Approximately five hundred people attended a recent conference in the Viennese Burgtheater organized by the Institute for Human Sciences (IWM) on the subject of immigration and integration, which brought together four prominent speakers: former Italian Prime Minister Giuliano Amato; Yale professor Seyla Benhabib; Armin Laschet, Integration Minister for the German state of North-Rhine Westphalia; and Roger Köppel, editor-in-chief of the Swiss weekly magazine, Die Weltwoche.
Amato criticised the idea restricting immigration to highly-qualified candidates, and stated that Islam had much less to do with the current problems, than the exploitation of immigrants who in general do not possess good enough language capabilities or education. Benhabib highlighted the conflict between worldwide migration and the nation-state, while stating that European politicians have not done enough to help their societies accept “the Other,” resorting instead to populism which has increased the levels of insecurity and uncertainty. Köppel, on the other hand, claimed that integration was a question of individual choice, and that Islam’s evident political undertone was the real reason for the Swiss minaret ban.
Though Laschet praised the benefits of immigration, according to Benhabib, Europeans have a particular problem positively evaluating immigration due to the fact that “the Other” is most enough seen as a Muslim immigrant. Amato and Köppel maintained that this was because Muslim immigrants in general have problems with modernity, the former referring especially to the lack of separation between state and religion in the countries of origin. Benhabib rejected this argument however, finding that religion and “backwardness” had nothing to do with another, and along with Laschet concluded that the focus on Islam was overrated and counterproductive.
Giuliano Amato, Italy’s outgoing interior minister, was expected to unveil a proposed federation of Italian mosques in Italy. The federation is intended to replace the Consulta Islamica, a body set up in 2005 by the Italian government, to represent various Muslim groups in the country. Amato put the Consulta Islamica on hold after several members fro Italy’s largest Islamic group, the UCOII, refused to sign a _charter of values’ in 2007 for Italy’s religious minorities. Under Amato’s proposition, the federation would contain 25 mosques – in addition to the 22 represented and headed by Rome’s mosque – which are linked to the Union of Italian Muslims, led by the imam of Turin. Amato was expected to present blueprints of the plans to journalists last week. It has the support of most members of the Consulta Islamica, who signed the Charter of Values.
17 alleged “jihadists,” mostly of Tunisian background, were detained yesterday in an international anti-terrorism operation performed by the Italian police. About two hundred international capture warrants were issued in four Italian cities (Milan, Bergamo, Varese, and Reggio Emilia); two English cities (London and Manchester), one in France (Paris) and one in Portugal (Porto). In Porto, the Police detained an Algerian citizen living in Portugal for the past 3 years, possessing legal documents to travel either in Portuguese territory and in the Schengen space. According to the Interior Italian Minister Giuliano Amato, this is a very important operation that has decapitated an active jihadist net in Europe.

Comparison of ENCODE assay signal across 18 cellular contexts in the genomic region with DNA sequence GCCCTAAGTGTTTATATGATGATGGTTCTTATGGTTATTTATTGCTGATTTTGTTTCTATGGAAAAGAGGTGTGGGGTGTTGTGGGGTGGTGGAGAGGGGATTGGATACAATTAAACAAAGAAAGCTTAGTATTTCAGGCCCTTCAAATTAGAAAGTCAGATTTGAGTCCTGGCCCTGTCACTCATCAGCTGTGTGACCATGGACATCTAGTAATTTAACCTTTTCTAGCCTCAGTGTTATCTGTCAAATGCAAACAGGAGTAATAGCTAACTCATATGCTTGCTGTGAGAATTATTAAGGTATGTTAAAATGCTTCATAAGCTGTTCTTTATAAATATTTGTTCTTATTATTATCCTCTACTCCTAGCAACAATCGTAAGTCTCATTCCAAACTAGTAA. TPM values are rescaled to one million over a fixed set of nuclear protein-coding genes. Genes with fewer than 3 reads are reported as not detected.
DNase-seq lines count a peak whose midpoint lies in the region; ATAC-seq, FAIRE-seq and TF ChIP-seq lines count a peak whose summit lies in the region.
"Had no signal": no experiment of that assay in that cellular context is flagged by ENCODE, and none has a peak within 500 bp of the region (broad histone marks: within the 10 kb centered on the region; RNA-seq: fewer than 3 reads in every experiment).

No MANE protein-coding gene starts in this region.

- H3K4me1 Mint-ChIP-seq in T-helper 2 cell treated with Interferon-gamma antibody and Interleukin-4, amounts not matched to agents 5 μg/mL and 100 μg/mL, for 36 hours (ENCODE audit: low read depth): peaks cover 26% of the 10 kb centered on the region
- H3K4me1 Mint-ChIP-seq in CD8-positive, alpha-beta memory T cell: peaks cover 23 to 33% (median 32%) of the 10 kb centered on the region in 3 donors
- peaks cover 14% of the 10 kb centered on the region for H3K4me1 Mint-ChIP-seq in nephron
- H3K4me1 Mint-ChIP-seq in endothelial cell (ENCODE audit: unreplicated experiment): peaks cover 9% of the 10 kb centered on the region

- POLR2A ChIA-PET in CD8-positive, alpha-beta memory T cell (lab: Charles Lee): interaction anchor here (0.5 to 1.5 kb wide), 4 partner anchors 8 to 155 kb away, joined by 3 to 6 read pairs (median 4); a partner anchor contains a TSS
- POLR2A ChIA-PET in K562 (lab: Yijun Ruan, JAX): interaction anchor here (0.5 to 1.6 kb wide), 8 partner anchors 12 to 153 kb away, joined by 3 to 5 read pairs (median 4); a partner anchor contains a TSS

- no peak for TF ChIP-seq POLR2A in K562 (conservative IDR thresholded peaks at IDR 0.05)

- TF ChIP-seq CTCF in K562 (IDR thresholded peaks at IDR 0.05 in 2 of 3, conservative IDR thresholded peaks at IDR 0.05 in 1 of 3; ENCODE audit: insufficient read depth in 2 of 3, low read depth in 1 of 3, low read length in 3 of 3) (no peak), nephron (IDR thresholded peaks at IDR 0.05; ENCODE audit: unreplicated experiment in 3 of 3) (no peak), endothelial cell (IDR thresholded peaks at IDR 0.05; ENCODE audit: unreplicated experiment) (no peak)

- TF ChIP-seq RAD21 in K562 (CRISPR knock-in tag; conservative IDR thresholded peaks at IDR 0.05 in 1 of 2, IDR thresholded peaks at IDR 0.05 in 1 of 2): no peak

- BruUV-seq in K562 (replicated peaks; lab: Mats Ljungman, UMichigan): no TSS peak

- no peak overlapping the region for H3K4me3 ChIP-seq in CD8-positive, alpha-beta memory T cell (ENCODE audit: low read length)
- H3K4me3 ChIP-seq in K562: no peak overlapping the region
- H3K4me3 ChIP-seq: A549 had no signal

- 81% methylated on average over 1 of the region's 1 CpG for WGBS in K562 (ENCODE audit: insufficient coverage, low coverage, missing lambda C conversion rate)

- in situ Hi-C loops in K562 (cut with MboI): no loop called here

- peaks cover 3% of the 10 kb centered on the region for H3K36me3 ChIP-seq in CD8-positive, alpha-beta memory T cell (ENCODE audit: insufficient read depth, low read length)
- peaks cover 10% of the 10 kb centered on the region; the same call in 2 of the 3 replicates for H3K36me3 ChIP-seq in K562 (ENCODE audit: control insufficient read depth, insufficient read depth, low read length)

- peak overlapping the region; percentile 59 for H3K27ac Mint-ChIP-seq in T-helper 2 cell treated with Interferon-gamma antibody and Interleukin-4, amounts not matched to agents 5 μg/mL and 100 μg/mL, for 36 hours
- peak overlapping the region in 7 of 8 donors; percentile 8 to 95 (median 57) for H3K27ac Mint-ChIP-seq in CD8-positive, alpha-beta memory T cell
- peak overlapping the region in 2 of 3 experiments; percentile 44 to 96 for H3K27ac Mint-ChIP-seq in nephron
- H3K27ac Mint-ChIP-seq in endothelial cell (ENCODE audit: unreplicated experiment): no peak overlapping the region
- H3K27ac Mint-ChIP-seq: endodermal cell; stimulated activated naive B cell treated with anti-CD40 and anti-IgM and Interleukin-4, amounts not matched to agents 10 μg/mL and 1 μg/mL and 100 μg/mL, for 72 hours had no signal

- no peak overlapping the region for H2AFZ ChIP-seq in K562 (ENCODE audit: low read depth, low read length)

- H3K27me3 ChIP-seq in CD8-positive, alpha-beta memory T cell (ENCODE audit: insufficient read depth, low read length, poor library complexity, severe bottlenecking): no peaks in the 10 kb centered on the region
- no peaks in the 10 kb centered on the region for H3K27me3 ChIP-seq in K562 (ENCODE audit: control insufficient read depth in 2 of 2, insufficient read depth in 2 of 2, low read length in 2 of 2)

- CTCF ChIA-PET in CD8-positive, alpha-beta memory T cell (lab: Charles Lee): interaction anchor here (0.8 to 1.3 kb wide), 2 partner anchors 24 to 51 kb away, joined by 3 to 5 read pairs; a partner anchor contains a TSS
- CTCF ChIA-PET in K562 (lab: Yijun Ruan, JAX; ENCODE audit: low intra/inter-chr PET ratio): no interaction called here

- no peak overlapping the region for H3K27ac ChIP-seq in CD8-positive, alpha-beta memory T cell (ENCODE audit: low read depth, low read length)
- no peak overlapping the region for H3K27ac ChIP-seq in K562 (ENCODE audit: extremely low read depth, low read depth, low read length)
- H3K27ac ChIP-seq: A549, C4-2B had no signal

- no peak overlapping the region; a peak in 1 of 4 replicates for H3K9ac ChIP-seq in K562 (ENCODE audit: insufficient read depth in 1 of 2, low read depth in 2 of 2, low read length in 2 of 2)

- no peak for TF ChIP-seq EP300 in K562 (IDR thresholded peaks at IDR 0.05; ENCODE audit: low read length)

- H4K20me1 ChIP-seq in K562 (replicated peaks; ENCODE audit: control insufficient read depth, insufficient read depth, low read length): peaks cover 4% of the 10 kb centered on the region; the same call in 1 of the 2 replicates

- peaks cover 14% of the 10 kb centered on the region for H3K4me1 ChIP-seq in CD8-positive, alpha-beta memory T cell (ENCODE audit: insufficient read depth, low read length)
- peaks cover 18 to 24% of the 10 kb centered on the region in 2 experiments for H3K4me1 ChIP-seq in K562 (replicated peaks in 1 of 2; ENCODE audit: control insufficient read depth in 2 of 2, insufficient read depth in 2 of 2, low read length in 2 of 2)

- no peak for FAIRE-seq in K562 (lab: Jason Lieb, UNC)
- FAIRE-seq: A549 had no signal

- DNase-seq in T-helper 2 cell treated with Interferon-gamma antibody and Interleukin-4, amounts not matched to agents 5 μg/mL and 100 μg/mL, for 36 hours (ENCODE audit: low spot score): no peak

Interior minister Giuliano Amato will visit Rome’s mosque to present a ‘Charter of Values for Citizenship and Integration.’ This is the first public presentation of the symbolic document, seeking to bridge the divide between Muslims and Italian’s Catholic communities, and is aimed at seeking harmonious integration of Italy’s growing immigrant communities.
ROME – Swimming against the anti-hijab tide in the West, Italian interior minister Giuliano Amato on Thursday, September 27, rejected calls for banning the Muslim veil in public places. “If we are going to ban the veil in public places, it immediately begs the question: why should a nun be allowed to wear her habit and not a female Muslim,” he told newspaper La Stampa, reported Agence France-Presse (AFP). Hijab has been thrust into the limelight since the 2004 French ban on the Muslim headscarf at public schools and institutions. Several European countries have followed the French lead. The minister said that the Italian constitution guaranteed freedom of religion. Islam sees hijab as an obligatory code of dress, not a religious symbol displaying one’s affiliations.
Riconoscere la cittadinanza italiana ai figli di una coppia di immigrati di cui almeno uno sia residente regolarmente nel nostro paese _ “una scelta logica per un paese come l’Italia che _ diventato terra di immigrazione”: _ il commento di Mario Scialoja, presidente della sezione italiana della lega musulmana mondiale, all’istituto dello ‘ius solis’ introdotto nella normativa sull’immigrazione varata oggi dal Consiglio dei ministri. Introdurre lo ‘ius solis’ era stata una delle richieste avanzate al ministro dell’Interno, Giuliano Amato, da parte della Consulta per l’islam italiano di cui Sicaloja fa parte. Quanto all’insieme del pacchetto approvato dal governo, l’esponente musulmano sottolinnea che si tratti di misure “positive”. “E’ bene abbreviare il termine per ottenere la cittadinanza, ora per_ bisognerebbe facilitare le procedure burocratiche per l’ottenimento della cittadinanza, che sono attualmente una corsa ad ostacoli”.